U.S. Federal Reserve Chairman Jerome Powell said on Wednesday that Facebook’s plan to build a digital currency called Libra “cannot go forward” until serious concerns are addressed, comments that pressured the project and dented the price of the original cryptocurrency bitcoin, according to Reuters.
The strong comments from the most powerful U.S. financial regulator underscored the growing regulatory hurdles facing the proposed cryptocurrency, which has drawn scrutiny from policymakers globally.
“Libra raises many serious concerns regarding privacy, money laundering, consumer protection and financial stability,” Powell said during his semi-annual testimony on monetary policy before the U.S. House of Representatives Financial Services Committee.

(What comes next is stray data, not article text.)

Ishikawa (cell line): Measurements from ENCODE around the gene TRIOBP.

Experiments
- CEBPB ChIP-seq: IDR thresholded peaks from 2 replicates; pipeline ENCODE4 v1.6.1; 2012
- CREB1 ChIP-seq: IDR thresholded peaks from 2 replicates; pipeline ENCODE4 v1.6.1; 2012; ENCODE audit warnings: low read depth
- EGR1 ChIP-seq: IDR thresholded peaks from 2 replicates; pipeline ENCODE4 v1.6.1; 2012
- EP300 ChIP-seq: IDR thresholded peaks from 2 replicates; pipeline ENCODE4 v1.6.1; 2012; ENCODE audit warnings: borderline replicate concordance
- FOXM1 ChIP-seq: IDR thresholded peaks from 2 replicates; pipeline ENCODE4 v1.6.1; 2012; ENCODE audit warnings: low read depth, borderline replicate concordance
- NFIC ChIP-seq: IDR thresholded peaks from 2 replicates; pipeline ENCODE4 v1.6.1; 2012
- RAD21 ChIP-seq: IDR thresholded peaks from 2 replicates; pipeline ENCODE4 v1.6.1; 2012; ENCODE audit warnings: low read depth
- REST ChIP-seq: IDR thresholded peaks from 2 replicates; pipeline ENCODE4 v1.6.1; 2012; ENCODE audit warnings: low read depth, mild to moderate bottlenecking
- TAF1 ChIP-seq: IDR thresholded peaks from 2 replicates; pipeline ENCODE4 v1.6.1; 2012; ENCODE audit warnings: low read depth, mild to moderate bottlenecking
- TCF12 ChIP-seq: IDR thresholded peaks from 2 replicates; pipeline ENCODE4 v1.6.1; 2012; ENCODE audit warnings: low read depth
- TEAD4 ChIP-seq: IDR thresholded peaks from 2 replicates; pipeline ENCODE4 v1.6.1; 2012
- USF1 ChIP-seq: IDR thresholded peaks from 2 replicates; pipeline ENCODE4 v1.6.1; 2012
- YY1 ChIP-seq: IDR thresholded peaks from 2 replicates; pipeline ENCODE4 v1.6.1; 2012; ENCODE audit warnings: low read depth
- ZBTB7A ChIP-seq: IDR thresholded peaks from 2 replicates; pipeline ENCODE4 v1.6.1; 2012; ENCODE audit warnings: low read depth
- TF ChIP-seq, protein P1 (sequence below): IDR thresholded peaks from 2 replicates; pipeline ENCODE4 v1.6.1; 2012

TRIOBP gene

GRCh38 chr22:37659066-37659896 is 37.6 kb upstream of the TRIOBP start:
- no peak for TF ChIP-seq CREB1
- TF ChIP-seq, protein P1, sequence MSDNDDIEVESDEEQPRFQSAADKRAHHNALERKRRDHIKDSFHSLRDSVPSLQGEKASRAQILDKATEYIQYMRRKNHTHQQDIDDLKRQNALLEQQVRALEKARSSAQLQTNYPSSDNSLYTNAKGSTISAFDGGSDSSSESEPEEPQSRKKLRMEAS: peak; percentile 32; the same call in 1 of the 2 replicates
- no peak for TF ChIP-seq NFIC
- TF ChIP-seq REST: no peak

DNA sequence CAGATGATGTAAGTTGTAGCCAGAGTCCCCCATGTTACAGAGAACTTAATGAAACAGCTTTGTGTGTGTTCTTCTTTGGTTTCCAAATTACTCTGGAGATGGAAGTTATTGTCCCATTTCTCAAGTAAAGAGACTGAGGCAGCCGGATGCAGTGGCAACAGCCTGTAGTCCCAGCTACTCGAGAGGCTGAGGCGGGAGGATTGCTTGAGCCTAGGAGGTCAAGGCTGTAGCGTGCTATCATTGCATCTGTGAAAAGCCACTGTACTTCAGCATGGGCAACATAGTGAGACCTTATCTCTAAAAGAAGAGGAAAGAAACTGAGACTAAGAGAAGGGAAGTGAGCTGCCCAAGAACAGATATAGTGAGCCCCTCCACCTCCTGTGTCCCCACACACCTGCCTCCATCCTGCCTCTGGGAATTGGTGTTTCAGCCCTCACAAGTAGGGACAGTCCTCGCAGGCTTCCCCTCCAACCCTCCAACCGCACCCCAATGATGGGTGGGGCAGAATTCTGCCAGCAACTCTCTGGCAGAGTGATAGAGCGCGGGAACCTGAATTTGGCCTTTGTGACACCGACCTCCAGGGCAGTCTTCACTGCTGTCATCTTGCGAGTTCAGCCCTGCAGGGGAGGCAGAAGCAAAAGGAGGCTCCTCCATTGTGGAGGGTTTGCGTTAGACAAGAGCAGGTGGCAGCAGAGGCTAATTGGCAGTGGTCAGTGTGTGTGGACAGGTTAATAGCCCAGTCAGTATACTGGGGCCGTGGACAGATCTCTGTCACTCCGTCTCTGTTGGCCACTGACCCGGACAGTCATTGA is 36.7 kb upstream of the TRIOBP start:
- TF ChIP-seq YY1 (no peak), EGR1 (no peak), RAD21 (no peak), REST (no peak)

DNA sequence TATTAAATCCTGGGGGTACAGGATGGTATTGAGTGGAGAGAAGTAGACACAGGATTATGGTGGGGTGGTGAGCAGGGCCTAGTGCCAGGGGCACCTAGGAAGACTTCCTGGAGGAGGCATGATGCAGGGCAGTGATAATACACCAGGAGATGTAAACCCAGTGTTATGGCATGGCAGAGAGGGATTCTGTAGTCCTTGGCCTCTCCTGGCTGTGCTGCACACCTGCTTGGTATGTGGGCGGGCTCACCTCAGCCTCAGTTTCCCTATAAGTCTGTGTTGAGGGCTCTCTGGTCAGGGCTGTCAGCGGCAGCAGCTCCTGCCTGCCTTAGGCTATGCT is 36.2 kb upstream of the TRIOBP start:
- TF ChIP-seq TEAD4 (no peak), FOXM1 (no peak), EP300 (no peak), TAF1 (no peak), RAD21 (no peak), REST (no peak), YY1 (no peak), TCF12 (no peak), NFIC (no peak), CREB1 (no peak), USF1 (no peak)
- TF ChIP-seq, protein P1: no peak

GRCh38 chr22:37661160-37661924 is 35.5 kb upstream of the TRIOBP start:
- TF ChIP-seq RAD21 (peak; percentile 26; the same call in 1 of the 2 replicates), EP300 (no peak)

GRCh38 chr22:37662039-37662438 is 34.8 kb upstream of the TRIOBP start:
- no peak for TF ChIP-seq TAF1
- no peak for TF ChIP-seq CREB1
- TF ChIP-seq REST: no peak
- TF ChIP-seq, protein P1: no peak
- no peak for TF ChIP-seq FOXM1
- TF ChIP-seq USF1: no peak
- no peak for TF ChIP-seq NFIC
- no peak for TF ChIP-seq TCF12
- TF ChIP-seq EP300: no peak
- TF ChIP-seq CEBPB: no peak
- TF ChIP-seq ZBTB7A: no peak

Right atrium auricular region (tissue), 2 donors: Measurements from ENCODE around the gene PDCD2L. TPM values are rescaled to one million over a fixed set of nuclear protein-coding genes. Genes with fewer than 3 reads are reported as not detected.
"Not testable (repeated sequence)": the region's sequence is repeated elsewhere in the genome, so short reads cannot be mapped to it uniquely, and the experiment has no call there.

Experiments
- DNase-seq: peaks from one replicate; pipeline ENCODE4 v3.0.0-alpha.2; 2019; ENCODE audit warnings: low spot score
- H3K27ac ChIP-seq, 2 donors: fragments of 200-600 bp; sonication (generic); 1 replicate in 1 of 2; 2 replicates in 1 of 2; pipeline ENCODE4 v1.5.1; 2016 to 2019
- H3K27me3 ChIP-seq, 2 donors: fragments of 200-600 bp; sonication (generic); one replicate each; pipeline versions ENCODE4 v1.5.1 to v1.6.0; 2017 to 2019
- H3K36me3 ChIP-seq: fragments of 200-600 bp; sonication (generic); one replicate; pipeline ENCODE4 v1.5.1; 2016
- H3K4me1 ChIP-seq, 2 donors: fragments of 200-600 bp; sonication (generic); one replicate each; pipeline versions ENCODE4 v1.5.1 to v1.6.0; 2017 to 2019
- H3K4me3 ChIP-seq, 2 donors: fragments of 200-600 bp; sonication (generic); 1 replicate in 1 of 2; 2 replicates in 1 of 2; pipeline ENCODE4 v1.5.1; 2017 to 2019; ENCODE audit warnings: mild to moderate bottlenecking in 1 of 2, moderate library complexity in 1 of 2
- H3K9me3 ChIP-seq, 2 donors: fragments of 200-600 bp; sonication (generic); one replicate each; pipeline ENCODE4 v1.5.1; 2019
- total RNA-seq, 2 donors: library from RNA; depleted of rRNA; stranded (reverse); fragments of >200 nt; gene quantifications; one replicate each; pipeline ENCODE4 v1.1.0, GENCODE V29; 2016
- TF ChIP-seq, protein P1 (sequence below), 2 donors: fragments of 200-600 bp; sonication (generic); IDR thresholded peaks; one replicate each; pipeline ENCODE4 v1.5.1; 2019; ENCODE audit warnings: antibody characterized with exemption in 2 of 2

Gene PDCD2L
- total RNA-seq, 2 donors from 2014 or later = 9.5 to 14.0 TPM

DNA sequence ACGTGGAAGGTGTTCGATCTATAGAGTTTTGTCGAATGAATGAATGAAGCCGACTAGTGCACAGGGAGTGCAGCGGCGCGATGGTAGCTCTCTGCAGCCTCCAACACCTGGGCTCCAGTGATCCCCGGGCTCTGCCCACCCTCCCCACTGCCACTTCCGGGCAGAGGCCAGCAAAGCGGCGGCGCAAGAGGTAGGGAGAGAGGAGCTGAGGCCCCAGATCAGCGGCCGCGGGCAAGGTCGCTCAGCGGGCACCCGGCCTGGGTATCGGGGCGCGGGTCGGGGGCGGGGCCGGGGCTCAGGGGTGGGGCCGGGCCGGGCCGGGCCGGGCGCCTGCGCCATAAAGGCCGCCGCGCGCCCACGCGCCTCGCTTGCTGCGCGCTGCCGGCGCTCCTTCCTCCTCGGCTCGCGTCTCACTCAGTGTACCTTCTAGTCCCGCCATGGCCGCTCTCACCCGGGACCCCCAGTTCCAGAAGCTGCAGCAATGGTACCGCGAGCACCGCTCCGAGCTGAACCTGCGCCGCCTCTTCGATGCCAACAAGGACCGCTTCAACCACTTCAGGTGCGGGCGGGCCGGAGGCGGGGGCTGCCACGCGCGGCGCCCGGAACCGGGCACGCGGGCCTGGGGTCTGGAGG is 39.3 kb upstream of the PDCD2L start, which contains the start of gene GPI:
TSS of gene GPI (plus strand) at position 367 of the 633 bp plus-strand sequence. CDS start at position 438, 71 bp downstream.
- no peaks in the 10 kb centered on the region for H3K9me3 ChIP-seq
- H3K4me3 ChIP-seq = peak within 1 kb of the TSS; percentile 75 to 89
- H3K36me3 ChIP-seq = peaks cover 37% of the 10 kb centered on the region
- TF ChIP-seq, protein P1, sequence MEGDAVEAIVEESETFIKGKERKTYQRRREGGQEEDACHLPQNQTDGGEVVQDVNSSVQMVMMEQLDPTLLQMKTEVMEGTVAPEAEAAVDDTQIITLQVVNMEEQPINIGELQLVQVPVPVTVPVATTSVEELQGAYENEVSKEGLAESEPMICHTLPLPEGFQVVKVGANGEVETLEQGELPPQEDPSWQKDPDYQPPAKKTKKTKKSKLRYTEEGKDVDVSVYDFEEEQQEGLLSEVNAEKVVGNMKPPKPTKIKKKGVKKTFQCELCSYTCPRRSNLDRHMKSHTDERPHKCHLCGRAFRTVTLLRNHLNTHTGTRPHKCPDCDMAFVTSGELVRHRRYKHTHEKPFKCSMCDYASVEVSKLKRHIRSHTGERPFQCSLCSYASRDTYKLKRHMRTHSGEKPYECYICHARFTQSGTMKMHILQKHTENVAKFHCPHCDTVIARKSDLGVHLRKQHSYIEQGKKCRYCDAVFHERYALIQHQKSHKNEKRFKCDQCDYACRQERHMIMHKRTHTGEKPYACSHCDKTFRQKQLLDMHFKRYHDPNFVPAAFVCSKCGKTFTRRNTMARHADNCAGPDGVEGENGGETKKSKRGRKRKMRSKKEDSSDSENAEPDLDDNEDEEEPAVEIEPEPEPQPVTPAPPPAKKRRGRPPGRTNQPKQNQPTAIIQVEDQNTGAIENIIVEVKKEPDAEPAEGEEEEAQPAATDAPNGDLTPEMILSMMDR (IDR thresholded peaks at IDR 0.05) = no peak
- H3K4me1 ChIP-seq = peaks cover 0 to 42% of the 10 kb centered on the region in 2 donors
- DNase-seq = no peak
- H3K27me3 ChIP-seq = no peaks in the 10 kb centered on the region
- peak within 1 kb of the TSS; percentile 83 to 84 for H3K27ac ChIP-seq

“I don’t think the project can go forward” without addressing those concerns, he added later.
Powell said any regulatory review of the project should be “patient and careful.” He noted that existing rules do not fit digital currencies.
“It’s something that doesn’t fit neatly or easily within our regulatory scheme but it does have potentially systemic scale,” he said. “It needs a careful look, so I strongly believe we all need to be taking our time with this.”
“We are very much aligned with the Chairman around the need for public discourse on this,” Facebook spokeswoman Elka Looks said in an email. “This is why we along with the 27 other Founding Members of the Libra Association made this announcement so far in advance, so that we could engage in constructive discourse on this and get feedback.”
Powell’s comments about Libra hit the price of bitcoin, which fell as much as 7% during his three hours of testimony.
„Though Libra has met with fierce resistance from central banks and supervisory authorities and might never see the light of day, in many other cases tech firms (both start-ups and established big players) have successfully captured bits and pieces of universal banks’ traditional value chain. This trend may only intensify in the coming years. In this environment, European banks remain squeezed.”